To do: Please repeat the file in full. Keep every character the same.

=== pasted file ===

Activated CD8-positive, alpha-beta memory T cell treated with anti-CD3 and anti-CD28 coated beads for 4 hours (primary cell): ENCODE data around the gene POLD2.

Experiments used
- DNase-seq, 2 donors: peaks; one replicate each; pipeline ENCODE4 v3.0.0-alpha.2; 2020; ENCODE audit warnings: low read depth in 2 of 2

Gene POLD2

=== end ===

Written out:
Activated CD8-positive, alpha-beta memory T cell treated with anti-CD3 and anti-CD28 coated beads for 4 hours (primary cell): ENCODE data around the gene POLD2.

Experiments used
- DNase-seq, 2 donors: peaks; one replicate each; pipeline ENCODE4 v3.0.0-alpha.2; 2020; ENCODE audit warnings: low read depth in 2 of 2

Gene POLD2